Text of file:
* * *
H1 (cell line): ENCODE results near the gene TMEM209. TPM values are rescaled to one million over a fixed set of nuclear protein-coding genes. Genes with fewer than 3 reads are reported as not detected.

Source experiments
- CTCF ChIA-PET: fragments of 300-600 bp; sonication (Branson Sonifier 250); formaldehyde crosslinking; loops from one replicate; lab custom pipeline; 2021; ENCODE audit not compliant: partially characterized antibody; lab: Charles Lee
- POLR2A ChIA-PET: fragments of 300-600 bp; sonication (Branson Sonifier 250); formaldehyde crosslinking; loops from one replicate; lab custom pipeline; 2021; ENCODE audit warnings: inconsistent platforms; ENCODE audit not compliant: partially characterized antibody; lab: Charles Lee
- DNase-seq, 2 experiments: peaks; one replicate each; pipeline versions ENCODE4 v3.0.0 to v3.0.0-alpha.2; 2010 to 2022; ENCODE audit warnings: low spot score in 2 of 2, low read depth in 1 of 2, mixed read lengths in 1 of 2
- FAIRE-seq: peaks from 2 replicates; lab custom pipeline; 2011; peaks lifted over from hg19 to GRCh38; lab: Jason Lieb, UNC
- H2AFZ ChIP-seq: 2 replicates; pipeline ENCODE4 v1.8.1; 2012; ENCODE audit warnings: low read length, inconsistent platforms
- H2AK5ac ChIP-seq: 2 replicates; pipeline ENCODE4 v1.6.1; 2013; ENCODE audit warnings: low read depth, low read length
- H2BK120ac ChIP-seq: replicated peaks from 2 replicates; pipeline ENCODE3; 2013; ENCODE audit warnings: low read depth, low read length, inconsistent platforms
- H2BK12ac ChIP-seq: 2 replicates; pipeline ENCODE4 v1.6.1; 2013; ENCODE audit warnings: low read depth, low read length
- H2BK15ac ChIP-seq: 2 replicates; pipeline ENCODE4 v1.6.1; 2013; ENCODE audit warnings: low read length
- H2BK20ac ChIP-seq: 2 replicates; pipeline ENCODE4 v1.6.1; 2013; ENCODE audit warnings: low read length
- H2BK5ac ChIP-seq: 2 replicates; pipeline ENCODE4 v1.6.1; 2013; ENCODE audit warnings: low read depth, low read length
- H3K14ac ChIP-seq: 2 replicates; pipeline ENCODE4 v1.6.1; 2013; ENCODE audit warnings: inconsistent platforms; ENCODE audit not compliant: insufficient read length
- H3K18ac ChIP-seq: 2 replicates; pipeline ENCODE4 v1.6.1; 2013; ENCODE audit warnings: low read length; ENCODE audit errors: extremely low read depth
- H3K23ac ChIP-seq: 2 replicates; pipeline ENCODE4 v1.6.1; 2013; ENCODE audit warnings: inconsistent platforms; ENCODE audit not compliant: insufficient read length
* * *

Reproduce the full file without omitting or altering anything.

H1 (cell line): ENCODE results near the gene TMEM209. TPM values are rescaled to one million over a fixed set of nuclear protein-coding genes. Genes with fewer than 3 reads are reported as not detected.

Source experiments
- CTCF ChIA-PET: fragments of 300-600 bp; sonication (Branson Sonifier 250); formaldehyde crosslinking; loops from one replicate; lab custom pipeline; 2021; ENCODE audit not compliant: partially characterized antibody; lab: Charles Lee
- POLR2A ChIA-PET: fragments of 300-600 bp; sonication (Branson Sonifier 250); formaldehyde crosslinking; loops from one replicate; lab custom pipeline; 2021; ENCODE audit warnings: inconsistent platforms; ENCODE audit not compliant: partially characterized antibody; lab: Charles Lee
- DNase-seq, 2 experiments: peaks; one replicate each; pipeline versions ENCODE4 v3.0.0 to v3.0.0-alpha.2; 2010 to 2022; ENCODE audit warnings: low spot score in 2 of 2, low read depth in 1 of 2, mixed read lengths in 1 of 2
- FAIRE-seq: peaks from 2 replicates; lab custom pipeline; 2011; peaks lifted over from hg19 to GRCh38; lab: Jason Lieb, UNC
- H2AFZ ChIP-seq: 2 replicates; pipeline ENCODE4 v1.8.1; 2012; ENCODE audit warnings: low read length, inconsistent platforms
- H2AK5ac ChIP-seq: 2 replicates; pipeline ENCODE4 v1.6.1; 2013; ENCODE audit warnings: low read depth, low read length
- H2BK120ac ChIP-seq: replicated peaks from 2 replicates; pipeline ENCODE3; 2013; ENCODE audit warnings: low read depth, low read length, inconsistent platforms
- H2BK12ac ChIP-seq: 2 replicates; pipeline ENCODE4 v1.6.1; 2013; ENCODE audit warnings: low read depth, low read length
- H2BK15ac ChIP-seq: 2 replicates; pipeline ENCODE4 v1.6.1; 2013; ENCODE audit warnings: low read length
- H2BK20ac ChIP-seq: 2 replicates; pipeline ENCODE4 v1.6.1; 2013; ENCODE audit warnings: low read length
- H2BK5ac ChIP-seq: 2 replicates; pipeline ENCODE4 v1.6.1; 2013; ENCODE audit warnings: low read depth, low read length
- H3K14ac ChIP-seq: 2 replicates; pipeline ENCODE4 v1.6.1; 2013; ENCODE audit warnings: inconsistent platforms; ENCODE audit not compliant: insufficient read length
- H3K18ac ChIP-seq: 2 replicates; pipeline ENCODE4 v1.6.1; 2013; ENCODE audit warnings: low read length; ENCODE audit errors: extremely low read depth
- H3K23ac ChIP-seq: 2 replicates; pipeline ENCODE4 v1.6.1; 2013; ENCODE audit warnings: inconsistent platforms; ENCODE audit not compliant: insufficient read length